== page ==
Bony et al. review the literature on four physical feedbacks identified as most important to the outputs of GCMs. This is done in the context of the uncertainty created by differences between GCMs with respect to the workings of these feedbacks, and focuses on literature published since the IPCC Third Assessment Report in 2001. The four feedbacks involve water vapour, cryospheric (ice and snow) albedo effects, tropospheric lapse rates and clouds. Of these, cloud feedbacks are said to show the largest range of estimates among GCMs. Combined water vapour-lapse rate feedbacks are said to be relatively stable between models, and therefore well-understood. Cryospheric feedbacks remain relatively uncertain. The authors make the generalization that recent studies have led to improvements in understandings of feedbacks and the reasons why they differ between GCMs. Furthermore, they state that further improvement will "[h]opefully…lead to progress in narrowing the range of climate sensitivity estimates in the future."

Dakos, V., M. Scheffer, E.H. van Nes, V. Brovkin, V. Petoukhov and H. Held. (2008), Slowing down as an early signal for abrupt climate change, PNAS, 105 (38), 14308-14312.
A possible early warning signal for abrupt climate change: study shows that abrupt transitions of the past were all preceded by a slowing down of climate fluctuations.
Abrupt transitions in climate are an important consideration in discussions of future climate change, as they are likely to be very disruptive. Abrupt climate changes have occurred many times in the past. For example the climate in North Africa suddenly shifted some 5000 years ago from a savanna-like state to a desert. While scientists are still unable to predict when abrupt changes could occur in the future, there is a theoretical basis for developing predictive capacity. In this study, the authors analysed the time series around eight ancient abrupt climate shifts reconstructed from geological records, to explore the theory that slowing down is a universal property of dynamical systems undergoing gradual changes and approaching a tipping point. Their results show that, indeed, all the abrupt climate shifts were preceded by a slowing down of climate fluctuations that started well before the actual shift. Since they were interested in seeing if such information could be used as an early warning signal for future climate changes, they used only the data from before the actual shift to look for slowing down. They found that while there were differences in the degree to which systems slowed down prior to a transition, since a slowdown was present in all cases, it was very unlikely a random behaviour. In a further step, the authors used their method to analyze simulation results from climate models that were slowly driven across known thresholds for three past abrupt climate transitions: transition to an icehouse Earth, collapse of the thermohaline circulation and desertification of North Africa. In all cases, they found an increase in the slowing down of the system, comparable to that found in the geological record. The authors offer these results as an independent line of evidence, separate from model-based approaches, which support the existence of tipping points in the climate system. They also suggest their results offer a way to predict the approach of a tipping point, but they emphasize that a slowing down of the system will occur only if the system is moving gradually toward a threshold. Systems experiencing sudden large disturbances would not exhibit this behaviour. The results could be used in principle, the authors state, to develop early warning systems for a variety of complex systems for which critical tipping points are suspected to exist.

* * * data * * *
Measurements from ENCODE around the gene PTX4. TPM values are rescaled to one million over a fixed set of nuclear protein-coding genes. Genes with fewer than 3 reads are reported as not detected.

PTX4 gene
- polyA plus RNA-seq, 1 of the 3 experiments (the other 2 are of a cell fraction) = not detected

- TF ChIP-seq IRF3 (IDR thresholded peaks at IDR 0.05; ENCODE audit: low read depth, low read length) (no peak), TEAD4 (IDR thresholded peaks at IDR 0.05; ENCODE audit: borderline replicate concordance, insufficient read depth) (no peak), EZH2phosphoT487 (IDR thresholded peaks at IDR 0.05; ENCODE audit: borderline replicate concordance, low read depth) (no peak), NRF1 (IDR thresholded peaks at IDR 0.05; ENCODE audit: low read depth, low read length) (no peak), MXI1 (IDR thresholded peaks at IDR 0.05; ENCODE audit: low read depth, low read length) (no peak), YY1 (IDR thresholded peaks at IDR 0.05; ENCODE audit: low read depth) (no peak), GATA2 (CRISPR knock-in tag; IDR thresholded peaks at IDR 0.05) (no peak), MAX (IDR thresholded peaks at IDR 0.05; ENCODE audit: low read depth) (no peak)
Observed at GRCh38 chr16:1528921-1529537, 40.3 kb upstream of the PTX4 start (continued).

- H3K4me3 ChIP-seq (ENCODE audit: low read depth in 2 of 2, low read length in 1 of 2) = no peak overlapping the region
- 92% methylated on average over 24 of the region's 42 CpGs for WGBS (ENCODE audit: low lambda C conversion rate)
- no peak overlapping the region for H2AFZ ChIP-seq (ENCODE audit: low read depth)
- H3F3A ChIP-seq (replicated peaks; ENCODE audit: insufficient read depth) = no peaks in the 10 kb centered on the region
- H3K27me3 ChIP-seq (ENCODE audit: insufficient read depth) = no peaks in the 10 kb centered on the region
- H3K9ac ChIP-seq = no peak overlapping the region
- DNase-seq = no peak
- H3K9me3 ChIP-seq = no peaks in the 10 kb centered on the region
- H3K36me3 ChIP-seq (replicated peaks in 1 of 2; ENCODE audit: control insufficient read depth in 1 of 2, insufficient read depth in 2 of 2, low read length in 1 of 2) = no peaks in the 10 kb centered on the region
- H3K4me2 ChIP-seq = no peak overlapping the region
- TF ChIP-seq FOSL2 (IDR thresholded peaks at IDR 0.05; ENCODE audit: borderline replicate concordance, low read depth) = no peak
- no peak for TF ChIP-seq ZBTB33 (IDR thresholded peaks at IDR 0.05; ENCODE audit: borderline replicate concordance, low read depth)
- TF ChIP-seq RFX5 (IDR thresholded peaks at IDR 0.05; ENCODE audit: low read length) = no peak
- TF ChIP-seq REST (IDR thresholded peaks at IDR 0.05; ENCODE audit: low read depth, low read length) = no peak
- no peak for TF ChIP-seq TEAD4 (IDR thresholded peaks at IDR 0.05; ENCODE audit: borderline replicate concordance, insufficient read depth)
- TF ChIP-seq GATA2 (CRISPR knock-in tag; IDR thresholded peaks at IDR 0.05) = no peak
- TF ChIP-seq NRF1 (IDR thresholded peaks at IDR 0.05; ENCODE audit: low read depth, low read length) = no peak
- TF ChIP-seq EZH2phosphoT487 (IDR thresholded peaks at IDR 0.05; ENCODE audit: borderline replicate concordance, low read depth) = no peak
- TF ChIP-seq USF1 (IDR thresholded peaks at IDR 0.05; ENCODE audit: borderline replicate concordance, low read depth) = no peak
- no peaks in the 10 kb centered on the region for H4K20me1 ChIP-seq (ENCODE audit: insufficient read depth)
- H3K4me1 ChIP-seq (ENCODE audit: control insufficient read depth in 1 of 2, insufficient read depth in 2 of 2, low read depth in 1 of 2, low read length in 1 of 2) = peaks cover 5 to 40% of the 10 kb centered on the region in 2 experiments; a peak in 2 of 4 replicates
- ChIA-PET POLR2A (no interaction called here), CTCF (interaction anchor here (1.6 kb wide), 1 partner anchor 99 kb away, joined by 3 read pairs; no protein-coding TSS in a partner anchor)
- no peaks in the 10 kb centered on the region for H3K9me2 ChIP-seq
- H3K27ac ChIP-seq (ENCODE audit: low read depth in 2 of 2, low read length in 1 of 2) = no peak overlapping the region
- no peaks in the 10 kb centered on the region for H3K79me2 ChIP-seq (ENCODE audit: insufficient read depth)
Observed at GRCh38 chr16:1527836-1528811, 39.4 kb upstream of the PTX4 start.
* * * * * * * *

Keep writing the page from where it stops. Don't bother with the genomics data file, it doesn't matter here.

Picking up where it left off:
Delworth, Thomas L. and Keith W. Dixon (2006) Have anthropogenic aerosols delayed a greenhouse gas-induced weakening of the North-Atlantic thermohaline circulation? GRL vol.33, L02606,doi:10.1029/2005GL024980,2006.